After a long week, I sometimes find myself admiring my children’s innocence, playfulness, and endless tanks full of energy. Childhood is full of freedom and magic.  Here are just a few lessons from my children that have helped me capture the magic of childhood:

Play with Boxes

IMG_1165Remember those long summer days that were filled with endless hours of playing with friends. How can we capture those moments of play as an adult? Dr. Stuart Brown suggests that children learn a variety of life skills such as communication, resilience, and empathy.

My son and daughter love when we get a delivery because of all the boxes. They wait patiently, as I tear open each box and empty the contents. Then the fun begins.  I have seen a set of boxes turn into houses, cars, airplanes, grocery stores, restaurants, etc. The coolest thing about kids playing with boxes is that their imagination is fully activated and their play can go on for hours.  

Just like kids, adults need their imagination activated. So maybe playing with boxes isn’t your thing. That’s okay. I don’t play with boxes, but do play with fabric, ribbon, and paper. I love to play.  Not only does it keep my mind going, it’s also calming.  Each of us will have a different form of play. As adults, we all need to continue working on those life skills of communication, resilience, and empathy.  Maybe if adults played more, the world would be a little better.

Try Something

FullSizeRender (21)As parents and teachers, we are constantly encouraging kids to “try it out.” It’s kind of funny how as adults, we have no problem encouraging kids to do this, but we have a hard time “trying things out” as adults. Maybe as adults, we are filled with the doubt from not being accepted, not being good enough, or just the fear of failing. On the flip side, that doubt differs when a child has a team of people encouraging them.

I think about the day when my son wanted to jump off the diving board for the first time. For days he planned out his first attempt. He stood on the edge of the board and bounced up and down to test the movement.  He jumped off the side of the pool to confirm his ability to swim in the deep water. He asked his cousins to demonstrate and wanted their insight. Finally, he took the leap and jumped off the diving board. I remember the look on his face. He was proud and relieved that it wasn’t as scary as he thought. After that, he walked a little taller that day.

There is nothing more satisfying than trying something out to find that we actually liked it and maybe even are good at it. As adults, we all deserve a moment to be proud and to walk a little taller.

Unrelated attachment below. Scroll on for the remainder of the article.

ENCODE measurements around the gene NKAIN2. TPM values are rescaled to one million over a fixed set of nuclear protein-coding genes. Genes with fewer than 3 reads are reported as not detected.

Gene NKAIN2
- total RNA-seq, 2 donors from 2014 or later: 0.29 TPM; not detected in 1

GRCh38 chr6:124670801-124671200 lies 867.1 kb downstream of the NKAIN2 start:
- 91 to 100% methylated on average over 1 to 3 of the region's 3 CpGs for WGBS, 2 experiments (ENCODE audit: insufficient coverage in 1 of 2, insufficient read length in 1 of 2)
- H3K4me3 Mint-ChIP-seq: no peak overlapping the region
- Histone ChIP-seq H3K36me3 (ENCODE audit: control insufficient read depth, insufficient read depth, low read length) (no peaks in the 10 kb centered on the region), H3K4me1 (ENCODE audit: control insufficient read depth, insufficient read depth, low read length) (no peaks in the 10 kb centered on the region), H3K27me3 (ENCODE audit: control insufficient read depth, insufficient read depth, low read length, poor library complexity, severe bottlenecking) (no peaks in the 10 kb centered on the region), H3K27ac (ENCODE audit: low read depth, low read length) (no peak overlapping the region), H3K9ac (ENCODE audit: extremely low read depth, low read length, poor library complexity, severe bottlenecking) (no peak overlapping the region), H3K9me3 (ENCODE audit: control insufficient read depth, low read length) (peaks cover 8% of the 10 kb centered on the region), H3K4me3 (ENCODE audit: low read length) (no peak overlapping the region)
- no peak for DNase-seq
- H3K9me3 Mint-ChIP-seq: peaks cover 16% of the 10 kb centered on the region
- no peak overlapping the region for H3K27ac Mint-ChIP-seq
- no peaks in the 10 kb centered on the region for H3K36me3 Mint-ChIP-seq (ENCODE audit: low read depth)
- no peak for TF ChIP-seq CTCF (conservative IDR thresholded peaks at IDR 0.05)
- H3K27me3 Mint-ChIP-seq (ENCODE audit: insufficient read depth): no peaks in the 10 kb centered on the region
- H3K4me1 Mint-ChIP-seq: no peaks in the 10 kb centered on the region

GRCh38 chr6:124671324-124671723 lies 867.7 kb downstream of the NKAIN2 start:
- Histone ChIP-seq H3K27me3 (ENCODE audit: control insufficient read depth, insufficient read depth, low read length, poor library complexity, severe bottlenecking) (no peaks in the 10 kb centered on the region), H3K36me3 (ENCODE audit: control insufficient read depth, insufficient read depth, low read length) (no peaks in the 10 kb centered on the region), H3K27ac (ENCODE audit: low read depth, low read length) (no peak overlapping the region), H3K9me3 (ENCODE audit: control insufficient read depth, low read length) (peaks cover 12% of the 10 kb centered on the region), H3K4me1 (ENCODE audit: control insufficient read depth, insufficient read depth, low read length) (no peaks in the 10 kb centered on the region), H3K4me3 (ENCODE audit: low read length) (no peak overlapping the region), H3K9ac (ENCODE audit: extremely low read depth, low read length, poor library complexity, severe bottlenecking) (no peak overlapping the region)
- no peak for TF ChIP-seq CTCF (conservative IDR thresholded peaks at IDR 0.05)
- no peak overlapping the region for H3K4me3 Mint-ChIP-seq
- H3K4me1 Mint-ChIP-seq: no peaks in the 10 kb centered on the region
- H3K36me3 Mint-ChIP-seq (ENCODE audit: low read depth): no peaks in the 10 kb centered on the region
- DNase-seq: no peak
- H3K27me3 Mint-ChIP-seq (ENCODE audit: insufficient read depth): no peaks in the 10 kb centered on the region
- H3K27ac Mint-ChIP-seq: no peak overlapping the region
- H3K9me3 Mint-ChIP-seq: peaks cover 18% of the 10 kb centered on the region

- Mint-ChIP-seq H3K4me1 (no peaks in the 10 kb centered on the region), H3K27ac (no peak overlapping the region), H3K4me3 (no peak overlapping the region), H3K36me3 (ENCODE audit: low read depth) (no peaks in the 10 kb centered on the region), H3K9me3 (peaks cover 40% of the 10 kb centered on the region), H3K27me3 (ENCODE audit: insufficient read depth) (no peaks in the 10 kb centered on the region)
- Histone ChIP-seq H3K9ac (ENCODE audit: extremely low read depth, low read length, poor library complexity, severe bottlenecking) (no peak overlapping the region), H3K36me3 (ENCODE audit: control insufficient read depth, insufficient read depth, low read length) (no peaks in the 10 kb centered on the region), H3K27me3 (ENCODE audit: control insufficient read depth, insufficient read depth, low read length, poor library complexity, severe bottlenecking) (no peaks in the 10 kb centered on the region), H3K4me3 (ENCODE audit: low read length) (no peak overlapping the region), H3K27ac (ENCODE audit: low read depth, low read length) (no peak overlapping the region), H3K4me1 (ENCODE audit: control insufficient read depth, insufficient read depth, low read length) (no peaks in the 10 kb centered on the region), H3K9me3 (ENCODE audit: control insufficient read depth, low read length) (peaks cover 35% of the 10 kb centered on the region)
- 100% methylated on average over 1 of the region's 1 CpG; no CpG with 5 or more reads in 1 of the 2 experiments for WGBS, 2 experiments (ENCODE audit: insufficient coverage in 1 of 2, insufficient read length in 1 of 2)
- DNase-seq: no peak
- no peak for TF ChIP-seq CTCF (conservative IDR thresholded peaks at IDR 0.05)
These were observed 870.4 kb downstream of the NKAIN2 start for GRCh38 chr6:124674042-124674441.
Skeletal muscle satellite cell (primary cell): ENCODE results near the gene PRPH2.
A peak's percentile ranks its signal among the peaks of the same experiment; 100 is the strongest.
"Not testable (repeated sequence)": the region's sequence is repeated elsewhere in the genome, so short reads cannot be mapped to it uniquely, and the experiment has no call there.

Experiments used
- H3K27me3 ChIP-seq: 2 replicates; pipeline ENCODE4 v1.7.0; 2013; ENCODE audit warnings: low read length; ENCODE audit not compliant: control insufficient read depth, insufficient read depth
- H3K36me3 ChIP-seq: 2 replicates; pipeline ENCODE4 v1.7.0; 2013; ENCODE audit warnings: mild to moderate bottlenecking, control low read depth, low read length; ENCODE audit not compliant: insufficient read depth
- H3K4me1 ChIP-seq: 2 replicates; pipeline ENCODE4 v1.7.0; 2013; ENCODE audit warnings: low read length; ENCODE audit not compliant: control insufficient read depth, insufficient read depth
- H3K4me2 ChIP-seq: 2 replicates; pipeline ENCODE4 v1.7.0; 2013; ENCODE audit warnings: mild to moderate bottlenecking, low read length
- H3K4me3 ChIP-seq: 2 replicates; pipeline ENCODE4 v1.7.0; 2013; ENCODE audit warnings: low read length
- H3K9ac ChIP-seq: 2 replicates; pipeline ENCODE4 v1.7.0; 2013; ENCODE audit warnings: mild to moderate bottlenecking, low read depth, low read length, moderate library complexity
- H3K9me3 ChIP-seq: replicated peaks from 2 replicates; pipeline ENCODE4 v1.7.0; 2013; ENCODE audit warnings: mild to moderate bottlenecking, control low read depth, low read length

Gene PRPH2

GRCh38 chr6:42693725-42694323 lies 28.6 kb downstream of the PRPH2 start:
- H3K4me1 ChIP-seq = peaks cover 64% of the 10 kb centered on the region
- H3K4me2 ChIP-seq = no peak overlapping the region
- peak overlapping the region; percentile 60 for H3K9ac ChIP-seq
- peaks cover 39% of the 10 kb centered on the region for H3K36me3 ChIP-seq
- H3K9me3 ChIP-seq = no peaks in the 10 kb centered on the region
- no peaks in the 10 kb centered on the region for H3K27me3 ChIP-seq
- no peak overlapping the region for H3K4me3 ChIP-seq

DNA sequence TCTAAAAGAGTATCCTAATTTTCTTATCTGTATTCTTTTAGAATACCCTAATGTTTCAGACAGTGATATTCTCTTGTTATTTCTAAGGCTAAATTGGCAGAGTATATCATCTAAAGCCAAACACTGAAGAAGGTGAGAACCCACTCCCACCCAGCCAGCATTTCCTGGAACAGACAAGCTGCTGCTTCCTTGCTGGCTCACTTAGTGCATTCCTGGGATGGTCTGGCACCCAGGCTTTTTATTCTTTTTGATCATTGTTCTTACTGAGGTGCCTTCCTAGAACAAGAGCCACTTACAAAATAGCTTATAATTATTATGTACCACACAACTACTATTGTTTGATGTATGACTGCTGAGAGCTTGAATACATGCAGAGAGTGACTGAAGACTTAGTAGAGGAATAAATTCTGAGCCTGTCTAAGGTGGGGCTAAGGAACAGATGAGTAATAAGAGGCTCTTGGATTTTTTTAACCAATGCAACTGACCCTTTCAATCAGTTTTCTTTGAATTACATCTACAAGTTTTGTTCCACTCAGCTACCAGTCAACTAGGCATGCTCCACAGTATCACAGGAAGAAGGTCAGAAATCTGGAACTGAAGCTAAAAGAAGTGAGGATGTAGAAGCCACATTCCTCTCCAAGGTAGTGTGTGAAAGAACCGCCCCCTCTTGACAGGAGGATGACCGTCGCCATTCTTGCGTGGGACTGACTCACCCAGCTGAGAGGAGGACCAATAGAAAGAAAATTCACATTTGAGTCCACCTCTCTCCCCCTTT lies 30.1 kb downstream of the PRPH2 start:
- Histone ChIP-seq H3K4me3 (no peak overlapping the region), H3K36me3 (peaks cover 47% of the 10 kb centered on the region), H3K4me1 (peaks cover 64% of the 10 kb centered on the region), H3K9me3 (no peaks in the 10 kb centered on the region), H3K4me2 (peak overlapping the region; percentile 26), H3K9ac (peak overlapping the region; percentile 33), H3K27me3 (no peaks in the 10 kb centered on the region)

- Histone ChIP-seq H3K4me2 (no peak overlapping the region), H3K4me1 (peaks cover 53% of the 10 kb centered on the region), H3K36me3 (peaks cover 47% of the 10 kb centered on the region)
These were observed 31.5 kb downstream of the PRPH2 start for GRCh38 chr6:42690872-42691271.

Make A New Friend
Friends open our world to new perspectives. It is probably one of the most important life lessons. Young kids just want to play and have fun, so they make friends. Kids don’t make the process complex. They go up to each other, exchange words or communicative sounds, and go off to play. Boom! A new friend.

One instance that stands out was the time my family was visiting the 9/11 Memorial in NYC. My daughter had just turned one. The family had gone into the museum’s theater to view a documentary and I stayed outside with my little one. As I was feeding her crackers, I noticed her point to another little one across the room. My daughter took off running in the direction of this little girl. The girls stood staring at each other, my daughter babbled something and the other responded in German, and they started playing. Boom! A new friend.  Not complex. No judgment. A new perspective and a new friend.

As an adult, I find joy when I make new friends. It doesn’t happen often, but when it does, it’s magical.  New friends can fill our lives with joy, support, and a much-needed perspective.

When life gets too busy or too complicated, maybe we just need to stop and reflect on the magic of childhood that we once all embraced by returning to play, trying things out, and making new friends.




  1. I love how you push your reader to take risks and to play! Both so important and often forgotten in adulthood. My husband always says he chooses his friends based on their ability to play (play with words, make jokes, enjoy things, etc…)


  2. Three excellent pieces of advice. I started a bullet journal last month (“try it out!”) and what I’m finding it not just that it helps with organization, but it encourages me to play as well–to draw, to decorate, to seek creative ways to do things.

    Now I just need to be more open to making new friends.


  3. I couldn’t agree more with your comment, “Maybe if adults played more, the world would be a little better.” It’s hard to hold onto anger, resentment, and hatred when you get to know someone through play and fun. We can learn so much from kids!


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